- A communication and data transfer mechanism for automated updates to configuration management.
- Check-pointing of current operating-state data between software applications.
The configuration management has to maintain current operating-state information for both hardware components and software applications. A key factor in providing five nines uptime is the application-level check pointing. This enables rapid switchover when failures are detected so that end users are unaware any failure has occurred.
To solve such problems, we developed and deployed a high-availability solution with the architectural flexibility and the total-system approach necessary to make it a reality. When a planned or unplanned event interferes with proper operation of a component, management software initiates and manages an intelligent policy-based switchover to a standby component. After switchover, the software initiates appropriate recovery and switchback operations to restore the system to its full capabilities. It provides the additional necessary dynamic configuration management for all active elements within the system.
Components publish their own capabilities to the built-in configuration manager via industry-standard XML. Fixed, transient and hot-swappable components are all remotely monitored and controlled through Application Programming Interface (API), customizable Web-based user interfaces or via Simple Network Management Protocol network-management consoles.
The same solution is extensible outside of a single chassis using built-in cluster management. A cluster manager establishes connections to each client and monitors its status on either a single LAN or across network boundaries using IP addresses. A role manager designates and manages responsibilities of the clients and the manager.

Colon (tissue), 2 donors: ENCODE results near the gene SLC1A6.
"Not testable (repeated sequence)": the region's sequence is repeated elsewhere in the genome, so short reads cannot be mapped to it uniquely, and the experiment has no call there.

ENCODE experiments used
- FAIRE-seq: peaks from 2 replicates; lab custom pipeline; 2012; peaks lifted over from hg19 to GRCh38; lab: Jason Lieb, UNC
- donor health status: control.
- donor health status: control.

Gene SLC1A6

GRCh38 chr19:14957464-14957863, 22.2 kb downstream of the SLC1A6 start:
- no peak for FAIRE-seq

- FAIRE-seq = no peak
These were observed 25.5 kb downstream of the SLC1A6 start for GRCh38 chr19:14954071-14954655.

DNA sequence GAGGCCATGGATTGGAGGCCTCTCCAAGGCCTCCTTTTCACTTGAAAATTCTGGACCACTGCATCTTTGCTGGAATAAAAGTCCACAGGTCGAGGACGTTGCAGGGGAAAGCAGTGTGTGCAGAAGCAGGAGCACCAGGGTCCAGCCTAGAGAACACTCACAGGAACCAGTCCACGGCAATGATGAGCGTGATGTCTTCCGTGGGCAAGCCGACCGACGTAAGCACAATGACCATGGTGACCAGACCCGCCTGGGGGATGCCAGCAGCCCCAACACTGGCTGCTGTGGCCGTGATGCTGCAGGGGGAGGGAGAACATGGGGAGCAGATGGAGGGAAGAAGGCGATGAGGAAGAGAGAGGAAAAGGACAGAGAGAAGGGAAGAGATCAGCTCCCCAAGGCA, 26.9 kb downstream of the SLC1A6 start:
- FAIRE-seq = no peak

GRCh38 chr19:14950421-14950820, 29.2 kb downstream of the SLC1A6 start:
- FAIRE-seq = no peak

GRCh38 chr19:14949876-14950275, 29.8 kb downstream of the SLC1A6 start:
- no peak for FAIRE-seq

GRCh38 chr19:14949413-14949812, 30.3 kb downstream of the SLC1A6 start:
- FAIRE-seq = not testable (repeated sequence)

In the model we use, a library of APIs enables you to create "high-availability"-aware applications. The APIs allow applications to publish, subscribe, heartbeat, checkpoint, write to or record from the in-memory database and to implement other capabilities to ensure continued system operation. Cross-platform architecture supports a variety of general-purpose and real-time operating systems.
So far we have the redundancy management solution. Now, what do you have to do to integrate the five-nines system everybody wants?
In our approach, the software has a "solution pack" architecture that gives the user both ease and control in configuration and implementation. For integration with specialized components in the telecom world-for example, routers and switches-development is needed, but it's simplified. Changes are physically (in one directory) and functionally together in one or more solution packs.
In our model the minimal requirement for any solution pack is to have the XML file named pack.xml properly configured in a directory as the same name as the pack in the "solution" subdirectory.
The primary area of customization is in setting policies for fault management. We use a fully automated, device-based fault management system. It incorporates fault detection, diagnosis and user-configurable policy-based fault recovery and switchover actions.
Fault detectors gather data from various sources including collectors, events, applications and even other detectors. Detectors use this information to make predetermined decisions about the system. If the detector finds a problem condition, it invokes a policy.
When a fault detector is run, it implements a rule to determine the status of the information it watches. This rule is contained in an XML file. If a value watched by a detector violates the rule the detector fires triggering policies, which are also XML files.
The policy can invoke any number of actions such as sending an e-mail message, starting a program, stopping a program, sending an HTML message, writing a message to an error log, etc. These policies can be created and modified quickly using simple XML scripts.